Reference: Peters C and Mayer A (1998) Ca2+/calmodulin signals the completion of docking and triggers a late step of vacuole fusion. Nature 396(6711):575-80

Reference Help

Abstract


The basic reaction mechanisms for membrane fusion in the trafficking of intracellular membranes and in exocytosis are probably identical. But in contrast to regulated exocytosis, intracellular fusion reactions are referred to as 'constitutive' as no final Ca2+-dependent triggering step has been observed. Although transport from the endoplasmic reticulum to the Golgi apparatus in the cell depends on Ca2+, as does endosome fusion and assembly of the nuclear envelope, it is unclear whether Ca2+ triggers these events. Membrane fusion involves several subreactions: priming, tethering and docking. Proteins that are needed for fusion include p115, SNAPs, NSF, SNAREs and small GTPases, which operate in these early reactions, but the machinery that catalyses the final mixing of biological membranes is still unknown. Here we show that Ca2+ is released from the vacuolar lumen following completion of the docking step. We have identified calmodulin as the putative Ca2+ sensor and as the first component required in the post-docking phase of vacuole fusion. Calmodulin binds tightly to vacuoles upon Ca2+ release. Unlike synaptotagmin or syncollin in exocytosis, calmodulin does not act as a fusion clamp but actively promotes bilayer mixing. Hence, activation of SNAREs is not sufficient to drive bilayer mixing between physiological membranes. We propose that Ca2+ control of the latest phase of membrane fusion may be a conserved feature, relevant not only for exocytosis, but also for intracellular, 'constitutive' fusion reactions. However, the origin of the Ca2+ signal, its receptor and its mode of processing differ.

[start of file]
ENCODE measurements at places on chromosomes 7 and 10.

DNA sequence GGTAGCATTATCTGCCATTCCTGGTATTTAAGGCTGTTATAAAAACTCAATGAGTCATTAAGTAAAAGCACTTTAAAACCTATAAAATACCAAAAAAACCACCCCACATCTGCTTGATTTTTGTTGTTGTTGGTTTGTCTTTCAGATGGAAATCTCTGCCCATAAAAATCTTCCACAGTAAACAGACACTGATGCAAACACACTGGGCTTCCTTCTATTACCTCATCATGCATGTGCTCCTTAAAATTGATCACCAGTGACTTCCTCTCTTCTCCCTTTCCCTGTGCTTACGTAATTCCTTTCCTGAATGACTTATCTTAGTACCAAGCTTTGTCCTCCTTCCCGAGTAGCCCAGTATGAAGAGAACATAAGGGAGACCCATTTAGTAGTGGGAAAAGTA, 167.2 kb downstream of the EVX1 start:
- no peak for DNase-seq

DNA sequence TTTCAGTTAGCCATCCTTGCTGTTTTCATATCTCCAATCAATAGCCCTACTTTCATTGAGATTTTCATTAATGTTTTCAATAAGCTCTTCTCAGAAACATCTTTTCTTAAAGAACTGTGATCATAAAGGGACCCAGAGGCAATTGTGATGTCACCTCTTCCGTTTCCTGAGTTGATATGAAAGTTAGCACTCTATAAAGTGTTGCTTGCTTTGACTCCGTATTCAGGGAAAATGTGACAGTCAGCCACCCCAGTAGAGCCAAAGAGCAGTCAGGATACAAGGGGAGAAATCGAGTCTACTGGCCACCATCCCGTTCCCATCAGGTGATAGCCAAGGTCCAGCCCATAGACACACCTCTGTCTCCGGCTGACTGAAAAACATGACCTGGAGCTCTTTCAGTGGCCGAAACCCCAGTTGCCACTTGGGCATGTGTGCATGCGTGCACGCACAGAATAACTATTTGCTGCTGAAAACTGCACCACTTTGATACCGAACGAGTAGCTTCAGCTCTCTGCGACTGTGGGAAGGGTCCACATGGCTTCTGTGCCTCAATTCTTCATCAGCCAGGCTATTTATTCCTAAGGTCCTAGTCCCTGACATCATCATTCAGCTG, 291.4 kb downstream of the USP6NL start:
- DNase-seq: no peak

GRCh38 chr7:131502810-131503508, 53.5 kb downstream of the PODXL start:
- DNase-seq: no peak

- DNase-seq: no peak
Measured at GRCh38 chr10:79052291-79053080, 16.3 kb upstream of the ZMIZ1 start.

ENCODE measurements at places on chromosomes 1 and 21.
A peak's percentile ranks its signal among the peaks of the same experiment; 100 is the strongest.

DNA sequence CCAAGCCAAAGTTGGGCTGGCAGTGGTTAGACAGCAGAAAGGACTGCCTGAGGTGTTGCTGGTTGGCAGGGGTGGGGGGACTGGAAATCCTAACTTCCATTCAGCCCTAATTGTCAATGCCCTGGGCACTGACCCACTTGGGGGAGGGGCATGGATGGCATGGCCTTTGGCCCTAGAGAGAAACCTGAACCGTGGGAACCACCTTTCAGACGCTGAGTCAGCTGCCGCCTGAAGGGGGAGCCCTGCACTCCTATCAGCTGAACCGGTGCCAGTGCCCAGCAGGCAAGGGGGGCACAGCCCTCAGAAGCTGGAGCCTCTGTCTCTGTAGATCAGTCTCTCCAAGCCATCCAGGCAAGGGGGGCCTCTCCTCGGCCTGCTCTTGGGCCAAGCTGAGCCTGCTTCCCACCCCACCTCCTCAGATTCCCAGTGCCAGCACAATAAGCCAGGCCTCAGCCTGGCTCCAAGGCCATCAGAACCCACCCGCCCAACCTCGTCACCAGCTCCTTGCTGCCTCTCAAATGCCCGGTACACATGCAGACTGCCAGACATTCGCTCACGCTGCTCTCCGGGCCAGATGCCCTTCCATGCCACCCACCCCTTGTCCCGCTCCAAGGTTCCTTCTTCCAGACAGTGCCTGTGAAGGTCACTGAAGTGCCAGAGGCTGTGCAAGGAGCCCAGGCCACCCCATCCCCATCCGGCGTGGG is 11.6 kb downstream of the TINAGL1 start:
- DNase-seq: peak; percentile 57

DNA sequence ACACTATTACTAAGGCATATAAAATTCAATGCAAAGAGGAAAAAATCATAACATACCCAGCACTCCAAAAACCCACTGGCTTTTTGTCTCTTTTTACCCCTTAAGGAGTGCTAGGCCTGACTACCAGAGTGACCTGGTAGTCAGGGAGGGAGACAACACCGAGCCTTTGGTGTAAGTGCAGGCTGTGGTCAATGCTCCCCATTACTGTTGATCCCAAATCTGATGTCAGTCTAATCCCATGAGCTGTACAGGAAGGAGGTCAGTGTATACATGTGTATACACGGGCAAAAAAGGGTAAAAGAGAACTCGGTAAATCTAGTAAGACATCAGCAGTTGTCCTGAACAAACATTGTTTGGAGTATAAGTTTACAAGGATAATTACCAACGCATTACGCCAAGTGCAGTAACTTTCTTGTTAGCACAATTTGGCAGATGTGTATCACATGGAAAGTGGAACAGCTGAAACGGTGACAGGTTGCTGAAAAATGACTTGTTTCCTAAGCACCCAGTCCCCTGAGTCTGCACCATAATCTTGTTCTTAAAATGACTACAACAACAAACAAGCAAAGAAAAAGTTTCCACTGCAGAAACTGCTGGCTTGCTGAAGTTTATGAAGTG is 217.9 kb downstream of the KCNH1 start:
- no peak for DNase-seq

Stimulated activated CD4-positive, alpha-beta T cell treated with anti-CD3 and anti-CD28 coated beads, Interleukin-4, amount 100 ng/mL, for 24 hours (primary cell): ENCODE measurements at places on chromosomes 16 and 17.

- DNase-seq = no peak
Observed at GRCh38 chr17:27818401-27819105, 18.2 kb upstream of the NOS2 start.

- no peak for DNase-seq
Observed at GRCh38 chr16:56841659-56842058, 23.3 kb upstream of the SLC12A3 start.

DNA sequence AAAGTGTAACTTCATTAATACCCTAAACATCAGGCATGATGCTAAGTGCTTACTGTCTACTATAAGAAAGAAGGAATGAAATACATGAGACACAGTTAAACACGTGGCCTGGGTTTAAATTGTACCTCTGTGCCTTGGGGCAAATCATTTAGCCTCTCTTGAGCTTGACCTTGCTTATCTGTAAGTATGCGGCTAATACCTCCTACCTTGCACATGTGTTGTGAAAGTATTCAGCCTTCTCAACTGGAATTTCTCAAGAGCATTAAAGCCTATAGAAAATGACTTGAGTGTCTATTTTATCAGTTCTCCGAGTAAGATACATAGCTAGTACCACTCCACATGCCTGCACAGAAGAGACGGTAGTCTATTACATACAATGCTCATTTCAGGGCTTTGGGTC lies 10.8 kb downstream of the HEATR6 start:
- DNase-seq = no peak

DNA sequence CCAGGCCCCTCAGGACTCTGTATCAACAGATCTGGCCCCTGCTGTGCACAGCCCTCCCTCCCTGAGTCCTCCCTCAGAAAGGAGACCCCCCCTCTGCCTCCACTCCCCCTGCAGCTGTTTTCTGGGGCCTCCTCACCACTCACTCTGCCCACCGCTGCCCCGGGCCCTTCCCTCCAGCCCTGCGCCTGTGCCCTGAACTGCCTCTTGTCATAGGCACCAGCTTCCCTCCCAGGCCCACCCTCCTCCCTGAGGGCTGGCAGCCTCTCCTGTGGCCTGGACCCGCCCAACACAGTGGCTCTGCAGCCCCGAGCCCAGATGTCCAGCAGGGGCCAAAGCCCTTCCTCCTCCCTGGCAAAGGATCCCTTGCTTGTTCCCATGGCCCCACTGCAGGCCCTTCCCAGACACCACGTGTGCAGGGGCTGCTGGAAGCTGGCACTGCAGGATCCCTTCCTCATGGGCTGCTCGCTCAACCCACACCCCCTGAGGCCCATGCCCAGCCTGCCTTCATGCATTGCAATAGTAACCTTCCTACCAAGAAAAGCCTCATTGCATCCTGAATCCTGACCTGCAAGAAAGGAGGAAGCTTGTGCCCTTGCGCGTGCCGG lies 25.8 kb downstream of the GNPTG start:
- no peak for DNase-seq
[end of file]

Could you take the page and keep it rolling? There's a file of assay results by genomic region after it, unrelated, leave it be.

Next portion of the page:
Reference Type
Journal Article | Research Support, Non-U.S. Gov't
Authors
Peters C, Mayer A
Primary Lit For
Additional Lit For
Review For

Interaction Annotations


Increase the total number of rows showing on this page by using the pull-down located below the table, or use the page scroll at the table's top right to browse through the table's pages; use the arrows to the right of a column header to sort by that column; filter the table using the "Filter" box at the top of the table; click on the small "i" buttons located within a cell for an annotation to view further details about experiment type and any other genes involved in the interaction.

Interactor Interactor Type Assay Annotation Action Modification Phenotype Source Reference

Gene Ontology Annotations


Increase the total number of rows showing on this page using the pull-down located below the table, or use the page scroll at the table's top right to browse through the table's pages; use the arrows to the right of a column header to sort by that column; filter the table using the "Filter" box at the top of the table.

Gene Gene Ontology Term Qualifier Aspect Method Evidence Source Assigned On Annotation Extension Reference

Phenotype Annotations


Increase the total number of rows showing on this page using the pull-down located below the table, or use the page scroll at the table's top right to browse through the table's pages; use the arrows to the right of a column header to sort by that column; filter the table using the "Filter" box at the top of the table; click on the small "i" buttons located within a cell for an annotation to view further details.

Gene Phenotype Experiment Type Mutant Information Strain Background Chemical Details Reference

Regulation Annotations


Increase the total number of rows displayed on this page using the pull-down located below the table, or use the page scroll at the table's top right to browse through the table's pages; use the arrows to the right of a column header to sort by that column; to filter the table by a specific experiment type, type a keyword into the Filter box (for example, “microarray”); download this table as a .txt file using the Download button or click Analyze to further view and analyze the list of target genes using GO Term Finder, GO Slim Mapper, SPELL, or YeastMine.

Regulator Target Experiment Assay Construct Conditions Strain Background Reference